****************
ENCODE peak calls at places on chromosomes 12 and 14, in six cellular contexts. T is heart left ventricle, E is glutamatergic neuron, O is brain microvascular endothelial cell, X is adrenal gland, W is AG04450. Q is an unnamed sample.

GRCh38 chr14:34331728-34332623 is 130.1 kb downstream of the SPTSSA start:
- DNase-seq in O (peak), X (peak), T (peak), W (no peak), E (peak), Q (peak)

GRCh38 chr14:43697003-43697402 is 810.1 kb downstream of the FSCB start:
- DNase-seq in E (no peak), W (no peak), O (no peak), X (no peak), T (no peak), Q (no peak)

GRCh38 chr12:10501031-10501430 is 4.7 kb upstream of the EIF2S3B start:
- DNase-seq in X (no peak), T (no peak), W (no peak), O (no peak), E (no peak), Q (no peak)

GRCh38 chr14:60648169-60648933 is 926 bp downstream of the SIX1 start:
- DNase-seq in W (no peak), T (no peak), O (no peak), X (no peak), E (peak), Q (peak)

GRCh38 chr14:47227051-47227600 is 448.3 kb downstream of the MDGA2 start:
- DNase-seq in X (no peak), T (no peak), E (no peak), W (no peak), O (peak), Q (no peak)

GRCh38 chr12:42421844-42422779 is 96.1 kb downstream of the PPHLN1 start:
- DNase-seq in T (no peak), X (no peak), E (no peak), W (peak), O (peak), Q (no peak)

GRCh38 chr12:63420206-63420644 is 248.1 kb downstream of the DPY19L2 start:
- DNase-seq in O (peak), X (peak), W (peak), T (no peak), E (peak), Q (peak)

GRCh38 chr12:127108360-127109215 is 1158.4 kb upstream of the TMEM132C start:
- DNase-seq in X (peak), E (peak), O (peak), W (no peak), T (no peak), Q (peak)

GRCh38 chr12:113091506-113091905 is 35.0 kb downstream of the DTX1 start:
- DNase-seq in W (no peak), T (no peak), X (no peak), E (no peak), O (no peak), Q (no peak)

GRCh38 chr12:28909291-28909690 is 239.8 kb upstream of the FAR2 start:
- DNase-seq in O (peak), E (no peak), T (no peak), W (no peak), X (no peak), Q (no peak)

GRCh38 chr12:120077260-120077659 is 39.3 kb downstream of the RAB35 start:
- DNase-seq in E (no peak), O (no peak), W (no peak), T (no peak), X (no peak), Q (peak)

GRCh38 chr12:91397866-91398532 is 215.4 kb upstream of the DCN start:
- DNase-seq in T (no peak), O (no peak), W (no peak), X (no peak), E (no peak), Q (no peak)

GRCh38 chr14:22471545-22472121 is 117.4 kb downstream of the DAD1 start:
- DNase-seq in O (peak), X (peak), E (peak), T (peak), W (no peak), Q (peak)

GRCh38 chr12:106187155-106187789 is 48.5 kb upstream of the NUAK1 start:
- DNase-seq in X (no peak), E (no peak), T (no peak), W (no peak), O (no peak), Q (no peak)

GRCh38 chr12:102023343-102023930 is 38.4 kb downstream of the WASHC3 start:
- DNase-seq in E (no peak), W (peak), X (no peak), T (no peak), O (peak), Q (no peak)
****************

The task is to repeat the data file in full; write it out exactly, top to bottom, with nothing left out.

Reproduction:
ENCODE peak calls at places on chromosomes 12 and 14, in six cellular contexts. T is heart left ventricle, E is glutamatergic neuron, O is brain microvascular endothelial cell, X is adrenal gland, W is AG04450. Q is an unnamed sample.

GRCh38 chr14:34331728-34332623 is 130.1 kb downstream of the SPTSSA start:
- DNase-seq in O (peak), X (peak), T (peak), W (no peak), E (peak), Q (peak)

GRCh38 chr14:43697003-43697402 is 810.1 kb downstream of the FSCB start:
- DNase-seq in E (no peak), W (no peak), O (no peak), X (no peak), T (no peak), Q (no peak)

GRCh38 chr12:10501031-10501430 is 4.7 kb upstream of the EIF2S3B start:
- DNase-seq in X (no peak), T (no peak), W (no peak), O (no peak), E (no peak), Q (no peak)

GRCh38 chr14:60648169-60648933 is 926 bp downstream of the SIX1 start:
- DNase-seq in W (no peak), T (no peak), O (no peak), X (no peak), E (peak), Q (peak)

GRCh38 chr14:47227051-47227600 is 448.3 kb downstream of the MDGA2 start:
- DNase-seq in X (no peak), T (no peak), E (no peak), W (no peak), O (peak), Q (no peak)

GRCh38 chr12:42421844-42422779 is 96.1 kb downstream of the PPHLN1 start:
- DNase-seq in T (no peak), X (no peak), E (no peak), W (peak), O (peak), Q (no peak)

GRCh38 chr12:63420206-63420644 is 248.1 kb downstream of the DPY19L2 start:
- DNase-seq in O (peak), X (peak), W (peak), T (no peak), E (peak), Q (peak)

GRCh38 chr12:127108360-127109215 is 1158.4 kb upstream of the TMEM132C start:
- DNase-seq in X (peak), E (peak), O (peak), W (no peak), T (no peak), Q (peak)

GRCh38 chr12:113091506-113091905 is 35.0 kb downstream of the DTX1 start:
- DNase-seq in W (no peak), T (no peak), X (no peak), E (no peak), O (no peak), Q (no peak)

GRCh38 chr12:28909291-28909690 is 239.8 kb upstream of the FAR2 start:
- DNase-seq in O (peak), E (no peak), T (no peak), W (no peak), X (no peak), Q (no peak)

GRCh38 chr12:120077260-120077659 is 39.3 kb downstream of the RAB35 start:
- DNase-seq in E (no peak), O (no peak), W (no peak), T (no peak), X (no peak), Q (peak)

GRCh38 chr12:91397866-91398532 is 215.4 kb upstream of the DCN start:
- DNase-seq in T (no peak), O (no peak), W (no peak), X (no peak), E (no peak), Q (no peak)

GRCh38 chr14:22471545-22472121 is 117.4 kb downstream of the DAD1 start:
- DNase-seq in O (peak), X (peak), E (peak), T (peak), W (no peak), Q (peak)

GRCh38 chr12:106187155-106187789 is 48.5 kb upstream of the NUAK1 start:
- DNase-seq in X (no peak), E (no peak), T (no peak), W (no peak), O (no peak), Q (no peak)

GRCh38 chr12:102023343-102023930 is 38.4 kb downstream of the WASHC3 start:
- DNase-seq in E (no peak), W (peak), X (no peak), T (no peak), O (peak), Q (no peak)